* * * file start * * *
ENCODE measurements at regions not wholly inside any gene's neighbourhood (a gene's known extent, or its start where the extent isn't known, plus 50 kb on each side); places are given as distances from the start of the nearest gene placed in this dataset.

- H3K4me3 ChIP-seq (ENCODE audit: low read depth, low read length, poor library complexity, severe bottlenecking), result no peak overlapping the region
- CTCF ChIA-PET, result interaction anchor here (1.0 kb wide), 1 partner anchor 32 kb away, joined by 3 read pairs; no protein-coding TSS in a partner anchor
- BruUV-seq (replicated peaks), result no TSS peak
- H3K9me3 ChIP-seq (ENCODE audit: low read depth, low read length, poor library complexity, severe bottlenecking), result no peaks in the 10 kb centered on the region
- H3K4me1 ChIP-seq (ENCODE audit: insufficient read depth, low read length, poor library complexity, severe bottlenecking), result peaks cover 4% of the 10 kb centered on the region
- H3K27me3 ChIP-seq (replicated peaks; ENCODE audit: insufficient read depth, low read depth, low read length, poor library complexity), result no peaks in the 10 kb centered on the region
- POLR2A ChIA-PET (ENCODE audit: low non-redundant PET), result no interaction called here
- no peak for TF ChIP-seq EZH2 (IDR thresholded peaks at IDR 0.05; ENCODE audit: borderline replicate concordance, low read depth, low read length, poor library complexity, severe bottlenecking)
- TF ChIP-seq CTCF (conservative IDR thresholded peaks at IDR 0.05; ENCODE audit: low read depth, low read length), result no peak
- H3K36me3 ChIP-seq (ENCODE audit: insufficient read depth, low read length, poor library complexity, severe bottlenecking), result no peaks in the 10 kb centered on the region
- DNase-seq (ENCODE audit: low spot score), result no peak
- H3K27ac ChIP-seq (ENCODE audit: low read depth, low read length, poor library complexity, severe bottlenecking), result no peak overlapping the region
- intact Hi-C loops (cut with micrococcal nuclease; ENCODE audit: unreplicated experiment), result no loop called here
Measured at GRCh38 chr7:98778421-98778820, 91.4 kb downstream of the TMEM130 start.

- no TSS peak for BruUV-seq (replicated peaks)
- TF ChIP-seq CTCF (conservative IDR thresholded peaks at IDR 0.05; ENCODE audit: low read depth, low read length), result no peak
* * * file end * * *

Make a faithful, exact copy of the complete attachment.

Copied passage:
ENCODE measurements at regions not wholly inside any gene's neighbourhood (a gene's known extent, or its start where the extent isn't known, plus 50 kb on each side); places are given as distances from the start of the nearest gene placed in this dataset.

- H3K4me3 ChIP-seq (ENCODE audit: low read depth, low read length, poor library complexity, severe bottlenecking), result no peak overlapping the region
- CTCF ChIA-PET, result interaction anchor here (1.0 kb wide), 1 partner anchor 32 kb away, joined by 3 read pairs; no protein-coding TSS in a partner anchor
- BruUV-seq (replicated peaks), result no TSS peak
- H3K9me3 ChIP-seq (ENCODE audit: low read depth, low read length, poor library complexity, severe bottlenecking), result no peaks in the 10 kb centered on the region
- H3K4me1 ChIP-seq (ENCODE audit: insufficient read depth, low read length, poor library complexity, severe bottlenecking), result peaks cover 4% of the 10 kb centered on the region
- H3K27me3 ChIP-seq (replicated peaks; ENCODE audit: insufficient read depth, low read depth, low read length, poor library complexity), result no peaks in the 10 kb centered on the region
- POLR2A ChIA-PET (ENCODE audit: low non-redundant PET), result no interaction called here
- no peak for TF ChIP-seq EZH2 (IDR thresholded peaks at IDR 0.05; ENCODE audit: borderline replicate concordance, low read depth, low read length, poor library complexity, severe bottlenecking)
- TF ChIP-seq CTCF (conservative IDR thresholded peaks at IDR 0.05; ENCODE audit: low read depth, low read length), result no peak
- H3K36me3 ChIP-seq (ENCODE audit: insufficient read depth, low read length, poor library complexity, severe bottlenecking), result no peaks in the 10 kb centered on the region
- DNase-seq (ENCODE audit: low spot score), result no peak
- H3K27ac ChIP-seq (ENCODE audit: low read depth, low read length, poor library complexity, severe bottlenecking), result no peak overlapping the region
- intact Hi-C loops (cut with micrococcal nuclease; ENCODE audit: unreplicated experiment), result no loop called here
Measured at GRCh38 chr7:98778421-98778820, 91.4 kb downstream of the TMEM130 start.

- no TSS peak for BruUV-seq (replicated peaks)
- TF ChIP-seq CTCF (conservative IDR thresholded peaks at IDR 0.05; ENCODE audit: low read depth, low read length), result no peak